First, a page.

Wednesday, October 29, 2014

Beating My Bullies (Part 1): Living in Fear and Darkness

I made a very personal decision recently and decided to publicly speak about my personal experiences with bullying, anorexia and depression. The following is the first part of the story that I published in this week's edition of the Edgerton Reporter. I will be posting the second half tomorrow. I hope you help me by spreading my message. As difficult as it was to put everything down in print, I feel it is my duty. If just one person is helped, it will be worth it.

October is the month of spooks and ghouls, breast cancer awareness and visits to the pumpkin patch. It is also National Bullying Awareness Month. Bullying is something I am all too familiar with. As a child, I lived in fear of my classmates. Being the lone Catholic in a Lutheran school is not a fun position to be in.

Darkness and despair
I was fed mouse, under the guise of whipped cream, during a birthday sleepover for one of my female classmates. My hands and feet were bound during my sleep, and my classmates laughed when I woke up and was less graceful than usual.

If it was not the girls teasing me and making jokes behind my back, the boys were there to physically assault me. I was punched and kicked on an almost daily basis, never hard enough to bruise, but it hurt all the same.

My senior picture, one month before school started
One day, after being punched and kicked repeatedly by one classmate, I returned to my classroom in tears. When the teacher asked what was wrong, I told her what transpired. Her response? She could not believe me because she knew there was friction between the male student and I, but she could not believe him when he said he did not physically hurt me because he was always getting into trouble.

My personal possessions were destroyed or hidden. I had to return home one cold winter day without a coat after someone stole it from my cubby. My parents were forced to purchase a second winter jacket for me, and that one also disappeared. Both were eventually “found” by a classmate, but no one knew how they were “misplaced.”

I was 13 the first time I contemplated ending my life. With no friends and no teachers taking my side, I lived in fear when I went to school. I had nightmares about being beaten to a bloody pulp and left for dead. I was ridiculed on an almost daily basis and told that I was retarded, fat, ugly and no one would ever love me. After three years of fighting, I began to believe the mantra. I had no self-confidence and began to believe that the world would be better off without me. I was just wasting space.

My Catholic upbringing and the belief that I would burn in hell for the rest of my life is what saved me and kept me from ending my life. Fear can be a strong motivator. But happiness eluded me.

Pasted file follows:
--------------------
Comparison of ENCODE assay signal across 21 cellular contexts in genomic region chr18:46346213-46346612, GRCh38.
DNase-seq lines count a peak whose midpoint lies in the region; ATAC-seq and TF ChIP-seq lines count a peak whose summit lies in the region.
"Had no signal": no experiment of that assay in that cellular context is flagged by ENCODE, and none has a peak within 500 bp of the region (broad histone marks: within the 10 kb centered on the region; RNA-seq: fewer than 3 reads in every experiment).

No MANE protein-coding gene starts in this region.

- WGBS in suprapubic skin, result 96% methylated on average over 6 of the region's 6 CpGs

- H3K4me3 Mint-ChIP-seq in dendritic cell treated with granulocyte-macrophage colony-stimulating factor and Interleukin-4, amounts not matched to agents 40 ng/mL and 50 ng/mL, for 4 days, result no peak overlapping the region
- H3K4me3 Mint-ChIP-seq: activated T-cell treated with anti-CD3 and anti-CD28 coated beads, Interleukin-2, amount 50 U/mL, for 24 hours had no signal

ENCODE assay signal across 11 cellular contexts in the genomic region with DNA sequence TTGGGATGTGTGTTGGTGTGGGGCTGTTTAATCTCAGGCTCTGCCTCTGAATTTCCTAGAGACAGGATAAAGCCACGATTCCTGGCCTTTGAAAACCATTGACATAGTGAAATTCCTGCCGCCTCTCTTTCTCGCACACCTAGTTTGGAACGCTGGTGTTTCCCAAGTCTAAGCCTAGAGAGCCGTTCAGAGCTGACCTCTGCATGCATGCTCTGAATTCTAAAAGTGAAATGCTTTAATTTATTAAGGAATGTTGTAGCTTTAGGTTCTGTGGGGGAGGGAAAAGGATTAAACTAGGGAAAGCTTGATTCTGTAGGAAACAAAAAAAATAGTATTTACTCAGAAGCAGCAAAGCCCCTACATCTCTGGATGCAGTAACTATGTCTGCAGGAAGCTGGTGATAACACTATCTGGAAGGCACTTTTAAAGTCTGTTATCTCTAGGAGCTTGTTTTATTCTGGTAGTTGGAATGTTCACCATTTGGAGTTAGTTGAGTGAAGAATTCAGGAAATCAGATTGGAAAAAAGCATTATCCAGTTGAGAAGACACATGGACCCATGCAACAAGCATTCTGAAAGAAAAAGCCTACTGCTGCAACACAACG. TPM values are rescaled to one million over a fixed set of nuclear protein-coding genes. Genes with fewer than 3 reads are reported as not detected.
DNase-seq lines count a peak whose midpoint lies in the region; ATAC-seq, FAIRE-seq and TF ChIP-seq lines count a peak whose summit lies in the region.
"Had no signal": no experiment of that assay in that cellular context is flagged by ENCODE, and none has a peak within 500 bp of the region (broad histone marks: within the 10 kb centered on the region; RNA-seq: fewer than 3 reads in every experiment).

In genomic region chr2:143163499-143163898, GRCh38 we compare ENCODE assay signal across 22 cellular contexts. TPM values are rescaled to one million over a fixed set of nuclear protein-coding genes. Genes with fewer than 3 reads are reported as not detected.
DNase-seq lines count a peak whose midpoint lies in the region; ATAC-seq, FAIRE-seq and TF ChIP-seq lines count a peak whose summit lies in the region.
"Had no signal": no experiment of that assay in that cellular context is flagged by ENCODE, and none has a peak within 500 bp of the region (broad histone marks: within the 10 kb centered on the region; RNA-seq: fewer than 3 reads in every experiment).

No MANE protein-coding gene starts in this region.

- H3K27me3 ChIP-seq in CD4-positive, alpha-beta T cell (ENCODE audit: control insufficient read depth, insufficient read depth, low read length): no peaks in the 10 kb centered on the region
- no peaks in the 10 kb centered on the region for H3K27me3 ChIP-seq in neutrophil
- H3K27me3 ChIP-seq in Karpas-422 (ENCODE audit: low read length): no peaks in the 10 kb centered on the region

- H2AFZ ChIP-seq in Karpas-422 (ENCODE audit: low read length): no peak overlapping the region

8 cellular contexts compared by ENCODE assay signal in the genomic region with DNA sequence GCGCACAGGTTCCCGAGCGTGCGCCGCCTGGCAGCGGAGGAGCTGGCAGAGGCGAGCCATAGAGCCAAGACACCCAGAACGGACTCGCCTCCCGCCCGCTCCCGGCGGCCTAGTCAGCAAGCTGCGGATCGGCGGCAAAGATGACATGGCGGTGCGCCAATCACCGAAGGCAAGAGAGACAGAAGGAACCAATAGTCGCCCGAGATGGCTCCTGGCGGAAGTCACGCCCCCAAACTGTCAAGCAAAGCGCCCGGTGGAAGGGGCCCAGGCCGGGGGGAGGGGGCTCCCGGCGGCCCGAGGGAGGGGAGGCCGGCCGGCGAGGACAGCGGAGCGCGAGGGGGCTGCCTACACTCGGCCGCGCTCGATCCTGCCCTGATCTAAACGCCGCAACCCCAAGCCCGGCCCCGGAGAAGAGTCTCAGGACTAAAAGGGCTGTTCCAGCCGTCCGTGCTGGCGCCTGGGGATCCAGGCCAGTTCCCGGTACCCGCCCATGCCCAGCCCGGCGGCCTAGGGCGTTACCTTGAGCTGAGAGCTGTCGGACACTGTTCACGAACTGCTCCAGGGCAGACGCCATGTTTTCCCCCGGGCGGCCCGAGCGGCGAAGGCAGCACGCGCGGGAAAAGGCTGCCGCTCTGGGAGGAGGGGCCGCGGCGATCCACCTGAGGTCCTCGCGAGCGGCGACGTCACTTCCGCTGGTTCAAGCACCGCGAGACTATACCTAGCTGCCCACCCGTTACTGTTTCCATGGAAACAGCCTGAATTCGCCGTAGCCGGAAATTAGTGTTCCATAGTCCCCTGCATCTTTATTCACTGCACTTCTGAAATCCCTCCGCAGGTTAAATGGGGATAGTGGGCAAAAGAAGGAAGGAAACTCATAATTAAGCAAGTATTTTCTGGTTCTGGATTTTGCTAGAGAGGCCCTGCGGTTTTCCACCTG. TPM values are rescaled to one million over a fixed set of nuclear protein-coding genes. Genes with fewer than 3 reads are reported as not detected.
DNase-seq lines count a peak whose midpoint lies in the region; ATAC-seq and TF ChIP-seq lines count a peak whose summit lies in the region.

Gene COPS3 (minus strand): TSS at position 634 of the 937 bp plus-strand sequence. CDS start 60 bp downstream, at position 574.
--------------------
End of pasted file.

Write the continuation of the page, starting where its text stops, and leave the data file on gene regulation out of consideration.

Welcome to the jungle
I found a piece of happiness in the bigger pond of high school. I was still teased, but thankfully not beaten. I made friends and found inclusion in my high school’s band program. And yet, at the back of my mind, the bullies were still winning. If a relationship did not work out, I thought it was because I was not good enough, not smart enough, not thin enough, not pretty enough.

My senior year of high school, the depression hit hard. My boyfriend was distant, and I was determined to earn his love. How? By being a better athlete, musician and student. I improved every single one of my cross country meet times and threw myself into my music. I earned three bids to State Solo and Ensemble, and three more state first place medals.

Come track and field, I left it all on the track, PRing by 20 seconds in the mile run during my first meet of the season. But it came at a cost. I became anorexic at the start of the school year. I would eat lunch with my friends, and clean off my tray. But 50 percent of the time, that was the only meal I ate all day.

My depression led to anorexia, and I dropped 30 lbs. in 7 weeks
I weighed 170 pounds at the start of the school year. By Thanksgiving, I had dropped to 140 pounds, and everyone told me how good I looked. On the outside, my life seemed perfect. But inside the bubble, it was dissolving into madness.

Consuming maybe 800 calories a day and being a three-sport athlete do not mix well. I came close to blacking out when sitting in class, and I was sick for most of the year. I would retain a common cold for three weeks, be “healthy” for a week, and then catch another bug. By denying my body of necessary nutrients, I was impairing my body’s ability to fight off infection and illness.

What saved me, of all things, was the dissolution of my relationship. After everything I tried and went through, my efforts were not good enough. That is when I took a good look at what I was doing to myself, and realized how toxic the relationship was.

Although my eyes were opened to the form of self-abuse my depression had taken, my dark cloud was still hovering. My road to recovery was just beginning, and it would be years before I would once again bask in the sunlight.

1 comment:

  1. Wow Rachel I had no idea! Thanks for sharing, I was bullied too and had some of the same self confidence issues. It's great that you are helping others with this story! God bless!